So I reached into my bag and felt a huge hunk of the chocolate just gone. I swore. "Bloody hell, he didn't!" You see, despite DH's teasing, if we run out of the main stash, my caller chocolate remains off-limits, at least in theory. "Oh, he sure did." I pulled out the bar and got a good look at it. Whoever who had gnawed the chocolate had gone straight through the packaging. "Oh... he didn't." But a mouse did! Damn mouse. More swearing ensued when I inspected the bar and determined that I'd be better off throwing out the entire bar. *sniff!* So sad.  I took everything out of the bag, and wiped everything down with bleach.

By the time my husband came home from work, I had encapsulated all chocolate and sweet foods such as raisins or sweet crackers into tins, and was busily throwing out any old candy lurking in the kitchen. Out went old candy canes and peeps and Halloween candy. I tinned up the marshmallows while I was at it. I tinned up the new Easter candy I was still hiding. I took every last bit of raisins and candy out of my briefcase so the mice wouldn't be tempted to chew through, which is what you are supposed to do at night when backpacking. I took my cough drops out of my purse.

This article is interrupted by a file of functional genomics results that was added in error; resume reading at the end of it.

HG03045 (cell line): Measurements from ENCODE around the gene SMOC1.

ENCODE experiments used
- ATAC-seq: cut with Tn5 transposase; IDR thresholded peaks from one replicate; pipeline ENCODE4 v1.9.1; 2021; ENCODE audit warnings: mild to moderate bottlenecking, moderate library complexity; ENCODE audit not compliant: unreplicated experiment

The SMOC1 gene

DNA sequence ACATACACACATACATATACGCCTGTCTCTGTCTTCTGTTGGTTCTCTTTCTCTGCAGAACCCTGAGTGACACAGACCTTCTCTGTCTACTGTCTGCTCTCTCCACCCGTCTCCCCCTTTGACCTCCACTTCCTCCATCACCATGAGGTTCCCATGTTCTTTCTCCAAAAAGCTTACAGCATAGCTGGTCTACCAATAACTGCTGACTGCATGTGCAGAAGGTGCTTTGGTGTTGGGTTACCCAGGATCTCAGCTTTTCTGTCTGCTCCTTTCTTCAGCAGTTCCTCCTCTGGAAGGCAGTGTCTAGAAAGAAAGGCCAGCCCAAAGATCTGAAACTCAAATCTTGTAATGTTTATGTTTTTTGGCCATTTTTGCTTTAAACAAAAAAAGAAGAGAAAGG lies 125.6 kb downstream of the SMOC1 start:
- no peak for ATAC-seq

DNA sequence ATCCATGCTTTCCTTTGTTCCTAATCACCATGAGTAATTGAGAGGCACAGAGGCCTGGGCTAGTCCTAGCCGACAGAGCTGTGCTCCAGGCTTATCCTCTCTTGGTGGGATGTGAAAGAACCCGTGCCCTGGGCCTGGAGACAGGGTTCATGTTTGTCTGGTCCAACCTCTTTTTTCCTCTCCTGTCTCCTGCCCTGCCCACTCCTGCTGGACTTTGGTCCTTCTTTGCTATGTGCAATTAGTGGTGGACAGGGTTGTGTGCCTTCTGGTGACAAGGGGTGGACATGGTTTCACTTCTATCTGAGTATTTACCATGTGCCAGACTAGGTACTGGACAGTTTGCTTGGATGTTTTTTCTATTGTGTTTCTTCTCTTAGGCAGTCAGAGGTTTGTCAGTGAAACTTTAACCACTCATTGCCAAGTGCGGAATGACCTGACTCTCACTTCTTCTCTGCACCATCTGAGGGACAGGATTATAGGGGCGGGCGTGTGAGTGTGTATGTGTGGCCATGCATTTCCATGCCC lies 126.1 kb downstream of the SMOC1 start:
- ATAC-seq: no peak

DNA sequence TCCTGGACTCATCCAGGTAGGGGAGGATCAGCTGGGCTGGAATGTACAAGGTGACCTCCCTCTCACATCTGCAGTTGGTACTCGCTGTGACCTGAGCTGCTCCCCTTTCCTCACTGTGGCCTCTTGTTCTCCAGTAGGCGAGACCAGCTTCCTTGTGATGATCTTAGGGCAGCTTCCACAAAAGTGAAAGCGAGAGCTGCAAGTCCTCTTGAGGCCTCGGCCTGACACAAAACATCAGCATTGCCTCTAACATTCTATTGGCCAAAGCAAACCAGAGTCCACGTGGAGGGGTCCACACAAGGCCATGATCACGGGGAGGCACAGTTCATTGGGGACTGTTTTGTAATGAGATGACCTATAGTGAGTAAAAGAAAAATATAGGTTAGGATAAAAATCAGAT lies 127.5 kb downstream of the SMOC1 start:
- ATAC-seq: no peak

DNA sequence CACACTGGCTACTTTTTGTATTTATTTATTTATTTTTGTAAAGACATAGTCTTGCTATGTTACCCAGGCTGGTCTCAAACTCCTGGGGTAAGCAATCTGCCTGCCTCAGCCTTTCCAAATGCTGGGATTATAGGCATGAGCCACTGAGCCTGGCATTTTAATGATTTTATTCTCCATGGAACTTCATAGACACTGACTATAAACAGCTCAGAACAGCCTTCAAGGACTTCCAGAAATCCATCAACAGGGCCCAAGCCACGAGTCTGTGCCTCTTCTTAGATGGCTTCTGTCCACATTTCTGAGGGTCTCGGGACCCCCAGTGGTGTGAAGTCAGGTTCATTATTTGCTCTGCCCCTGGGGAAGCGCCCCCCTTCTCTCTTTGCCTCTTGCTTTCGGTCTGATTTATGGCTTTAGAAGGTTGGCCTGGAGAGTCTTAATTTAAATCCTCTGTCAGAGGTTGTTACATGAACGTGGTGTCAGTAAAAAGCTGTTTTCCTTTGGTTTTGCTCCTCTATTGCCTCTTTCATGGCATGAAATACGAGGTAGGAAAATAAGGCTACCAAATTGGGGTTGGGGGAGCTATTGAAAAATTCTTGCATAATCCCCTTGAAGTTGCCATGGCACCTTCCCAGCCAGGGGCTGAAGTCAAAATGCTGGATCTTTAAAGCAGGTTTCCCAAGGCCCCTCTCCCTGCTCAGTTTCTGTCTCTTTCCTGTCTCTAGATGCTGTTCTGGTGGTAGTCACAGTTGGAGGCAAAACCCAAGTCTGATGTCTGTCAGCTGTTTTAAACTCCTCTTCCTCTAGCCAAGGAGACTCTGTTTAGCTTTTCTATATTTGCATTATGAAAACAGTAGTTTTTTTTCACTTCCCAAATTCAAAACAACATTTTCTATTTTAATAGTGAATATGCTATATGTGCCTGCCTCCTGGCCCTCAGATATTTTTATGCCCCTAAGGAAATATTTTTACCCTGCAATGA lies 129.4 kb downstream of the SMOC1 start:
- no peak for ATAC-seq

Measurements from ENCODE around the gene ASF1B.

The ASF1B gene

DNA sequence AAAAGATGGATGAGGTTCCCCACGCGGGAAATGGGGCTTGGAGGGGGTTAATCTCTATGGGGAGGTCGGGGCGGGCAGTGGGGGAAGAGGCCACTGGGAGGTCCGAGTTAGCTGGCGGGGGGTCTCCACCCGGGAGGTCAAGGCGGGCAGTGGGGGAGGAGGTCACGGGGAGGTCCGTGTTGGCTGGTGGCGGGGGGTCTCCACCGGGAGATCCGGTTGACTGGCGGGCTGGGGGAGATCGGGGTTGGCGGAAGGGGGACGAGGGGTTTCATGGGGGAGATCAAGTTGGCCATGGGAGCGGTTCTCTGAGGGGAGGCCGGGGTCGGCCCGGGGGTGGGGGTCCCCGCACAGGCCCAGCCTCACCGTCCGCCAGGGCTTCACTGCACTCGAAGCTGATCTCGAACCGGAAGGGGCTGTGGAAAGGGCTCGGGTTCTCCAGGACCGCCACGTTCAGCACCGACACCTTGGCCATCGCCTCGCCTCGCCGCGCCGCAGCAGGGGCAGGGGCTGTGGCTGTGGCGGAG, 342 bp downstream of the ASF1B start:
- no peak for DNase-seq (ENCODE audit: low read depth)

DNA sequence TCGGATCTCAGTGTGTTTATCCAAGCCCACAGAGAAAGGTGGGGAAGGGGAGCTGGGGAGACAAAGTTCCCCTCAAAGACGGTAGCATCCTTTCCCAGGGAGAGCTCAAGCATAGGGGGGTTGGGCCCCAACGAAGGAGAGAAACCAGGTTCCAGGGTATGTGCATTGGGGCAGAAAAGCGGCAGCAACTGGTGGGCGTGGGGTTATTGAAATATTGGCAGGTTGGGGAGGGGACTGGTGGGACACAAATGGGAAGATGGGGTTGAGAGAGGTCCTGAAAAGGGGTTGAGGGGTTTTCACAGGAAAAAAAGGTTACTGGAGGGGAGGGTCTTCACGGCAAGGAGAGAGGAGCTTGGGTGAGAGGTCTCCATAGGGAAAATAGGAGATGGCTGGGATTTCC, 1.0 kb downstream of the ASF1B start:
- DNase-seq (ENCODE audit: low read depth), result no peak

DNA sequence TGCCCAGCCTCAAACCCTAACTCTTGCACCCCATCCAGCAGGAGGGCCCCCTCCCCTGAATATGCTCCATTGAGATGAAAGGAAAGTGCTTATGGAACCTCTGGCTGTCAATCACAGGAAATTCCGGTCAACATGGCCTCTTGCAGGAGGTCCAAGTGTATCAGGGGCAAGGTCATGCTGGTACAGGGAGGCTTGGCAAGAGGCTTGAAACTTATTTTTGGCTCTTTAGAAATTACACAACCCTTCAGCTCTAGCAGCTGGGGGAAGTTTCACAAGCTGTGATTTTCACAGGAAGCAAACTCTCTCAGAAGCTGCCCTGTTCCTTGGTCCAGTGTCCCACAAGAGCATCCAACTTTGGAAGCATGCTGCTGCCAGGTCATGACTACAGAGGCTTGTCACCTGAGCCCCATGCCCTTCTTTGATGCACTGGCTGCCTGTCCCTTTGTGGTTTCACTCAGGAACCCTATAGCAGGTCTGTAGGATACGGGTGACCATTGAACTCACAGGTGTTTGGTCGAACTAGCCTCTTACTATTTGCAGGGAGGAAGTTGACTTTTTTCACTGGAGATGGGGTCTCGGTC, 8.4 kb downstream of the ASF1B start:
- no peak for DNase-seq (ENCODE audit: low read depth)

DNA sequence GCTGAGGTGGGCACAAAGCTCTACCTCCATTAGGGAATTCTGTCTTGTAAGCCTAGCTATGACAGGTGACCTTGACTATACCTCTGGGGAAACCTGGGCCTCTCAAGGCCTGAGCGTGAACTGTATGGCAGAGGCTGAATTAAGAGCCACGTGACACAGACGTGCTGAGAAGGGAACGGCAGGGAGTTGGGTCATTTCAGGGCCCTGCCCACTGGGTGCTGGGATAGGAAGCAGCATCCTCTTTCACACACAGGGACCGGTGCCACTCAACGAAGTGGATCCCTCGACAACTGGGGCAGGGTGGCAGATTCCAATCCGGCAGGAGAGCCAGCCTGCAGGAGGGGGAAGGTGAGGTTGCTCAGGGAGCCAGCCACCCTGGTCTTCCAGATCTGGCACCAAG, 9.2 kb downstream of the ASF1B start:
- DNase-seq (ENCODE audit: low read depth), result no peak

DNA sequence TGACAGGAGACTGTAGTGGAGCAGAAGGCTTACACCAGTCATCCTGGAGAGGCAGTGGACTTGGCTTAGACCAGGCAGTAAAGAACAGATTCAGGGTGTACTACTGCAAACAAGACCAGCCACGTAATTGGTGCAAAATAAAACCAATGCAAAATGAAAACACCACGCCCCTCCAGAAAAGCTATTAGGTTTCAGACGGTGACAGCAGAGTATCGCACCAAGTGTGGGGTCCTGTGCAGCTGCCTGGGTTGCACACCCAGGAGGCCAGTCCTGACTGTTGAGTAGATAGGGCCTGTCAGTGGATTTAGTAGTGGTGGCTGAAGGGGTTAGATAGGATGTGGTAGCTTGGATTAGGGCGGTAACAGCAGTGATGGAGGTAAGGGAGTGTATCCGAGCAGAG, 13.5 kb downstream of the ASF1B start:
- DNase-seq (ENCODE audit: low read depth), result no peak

My hubs came home and looked at the pile of Christmas-themed tins littering the kitchen. "What are you doing?" I just thrust the gnawed bar at him and said, "Goddamn mice ate my chocolate!" "Ohhh!"

We both have memories of the backpacking trip in the Smokey Mountains where we were dogged by mice. Here we were worried about bears eating our food, and the damn mice ran up the ropes and chewed through nearly everything that smelled promising. They even sampled the toothpaste. Ewww.  At some campsites, their little eyes could be seen shining in the light of our flashlights. They were everywhere. They really liked our power bars. They must had thought that through-hikers were the best source of food ever. On top of the indignity of them ruining our food supplies, we had to pack out all the soup mix and pricy power bars they had ruined.